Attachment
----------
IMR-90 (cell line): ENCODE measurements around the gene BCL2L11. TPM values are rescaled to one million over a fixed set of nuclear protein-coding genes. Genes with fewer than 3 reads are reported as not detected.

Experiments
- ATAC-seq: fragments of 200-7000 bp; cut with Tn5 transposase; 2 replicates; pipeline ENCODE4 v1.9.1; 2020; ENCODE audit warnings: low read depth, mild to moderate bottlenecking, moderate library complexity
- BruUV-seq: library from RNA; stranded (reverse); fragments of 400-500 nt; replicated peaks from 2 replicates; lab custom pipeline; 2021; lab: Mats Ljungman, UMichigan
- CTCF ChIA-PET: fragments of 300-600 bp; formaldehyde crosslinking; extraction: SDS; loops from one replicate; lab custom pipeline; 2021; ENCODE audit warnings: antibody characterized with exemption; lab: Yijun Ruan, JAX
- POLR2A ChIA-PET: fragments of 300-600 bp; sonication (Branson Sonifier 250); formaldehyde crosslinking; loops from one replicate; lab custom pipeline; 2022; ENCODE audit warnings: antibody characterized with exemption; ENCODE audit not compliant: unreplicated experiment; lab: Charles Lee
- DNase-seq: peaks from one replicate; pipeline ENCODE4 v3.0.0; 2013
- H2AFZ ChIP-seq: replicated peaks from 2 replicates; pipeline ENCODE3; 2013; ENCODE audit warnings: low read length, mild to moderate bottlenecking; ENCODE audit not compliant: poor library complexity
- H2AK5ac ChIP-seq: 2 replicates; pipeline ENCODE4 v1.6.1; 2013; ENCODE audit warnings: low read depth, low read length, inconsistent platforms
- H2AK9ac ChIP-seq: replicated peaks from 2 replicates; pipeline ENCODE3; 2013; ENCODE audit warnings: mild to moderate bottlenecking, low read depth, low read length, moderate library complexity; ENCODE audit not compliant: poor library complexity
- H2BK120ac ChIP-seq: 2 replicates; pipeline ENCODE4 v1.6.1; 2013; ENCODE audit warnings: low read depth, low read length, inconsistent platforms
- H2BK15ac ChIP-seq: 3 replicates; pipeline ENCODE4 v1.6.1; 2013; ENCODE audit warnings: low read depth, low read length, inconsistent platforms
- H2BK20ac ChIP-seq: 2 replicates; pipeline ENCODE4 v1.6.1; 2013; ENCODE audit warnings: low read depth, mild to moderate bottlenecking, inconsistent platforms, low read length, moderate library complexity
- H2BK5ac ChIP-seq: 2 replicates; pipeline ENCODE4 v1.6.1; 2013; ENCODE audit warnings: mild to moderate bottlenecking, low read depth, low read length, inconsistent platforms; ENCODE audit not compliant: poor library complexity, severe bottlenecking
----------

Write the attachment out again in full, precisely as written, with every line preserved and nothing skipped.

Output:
IMR-90 (cell line): ENCODE measurements around the gene BCL2L11. TPM values are rescaled to one million over a fixed set of nuclear protein-coding genes. Genes with fewer than 3 reads are reported as not detected.

Experiments
- ATAC-seq: fragments of 200-7000 bp; cut with Tn5 transposase; 2 replicates; pipeline ENCODE4 v1.9.1; 2020; ENCODE audit warnings: low read depth, mild to moderate bottlenecking, moderate library complexity
- BruUV-seq: library from RNA; stranded (reverse); fragments of 400-500 nt; replicated peaks from 2 replicates; lab custom pipeline; 2021; lab: Mats Ljungman, UMichigan
- CTCF ChIA-PET: fragments of 300-600 bp; formaldehyde crosslinking; extraction: SDS; loops from one replicate; lab custom pipeline; 2021; ENCODE audit warnings: antibody characterized with exemption; lab: Yijun Ruan, JAX
- POLR2A ChIA-PET: fragments of 300-600 bp; sonication (Branson Sonifier 250); formaldehyde crosslinking; loops from one replicate; lab custom pipeline; 2022; ENCODE audit warnings: antibody characterized with exemption; ENCODE audit not compliant: unreplicated experiment; lab: Charles Lee
- DNase-seq: peaks from one replicate; pipeline ENCODE4 v3.0.0; 2013
- H2AFZ ChIP-seq: replicated peaks from 2 replicates; pipeline ENCODE3; 2013; ENCODE audit warnings: low read length, mild to moderate bottlenecking; ENCODE audit not compliant: poor library complexity
- H2AK5ac ChIP-seq: 2 replicates; pipeline ENCODE4 v1.6.1; 2013; ENCODE audit warnings: low read depth, low read length, inconsistent platforms
- H2AK9ac ChIP-seq: replicated peaks from 2 replicates; pipeline ENCODE3; 2013; ENCODE audit warnings: mild to moderate bottlenecking, low read depth, low read length, moderate library complexity; ENCODE audit not compliant: poor library complexity
- H2BK120ac ChIP-seq: 2 replicates; pipeline ENCODE4 v1.6.1; 2013; ENCODE audit warnings: low read depth, low read length, inconsistent platforms
- H2BK15ac ChIP-seq: 3 replicates; pipeline ENCODE4 v1.6.1; 2013; ENCODE audit warnings: low read depth, low read length, inconsistent platforms
- H2BK20ac ChIP-seq: 2 replicates; pipeline ENCODE4 v1.6.1; 2013; ENCODE audit warnings: low read depth, mild to moderate bottlenecking, inconsistent platforms, low read length, moderate library complexity
- H2BK5ac ChIP-seq: 2 replicates; pipeline ENCODE4 v1.6.1; 2013; ENCODE audit warnings: mild to moderate bottlenecking, low read depth, low read length, inconsistent platforms; ENCODE audit not compliant: poor library complexity, severe bottlenecking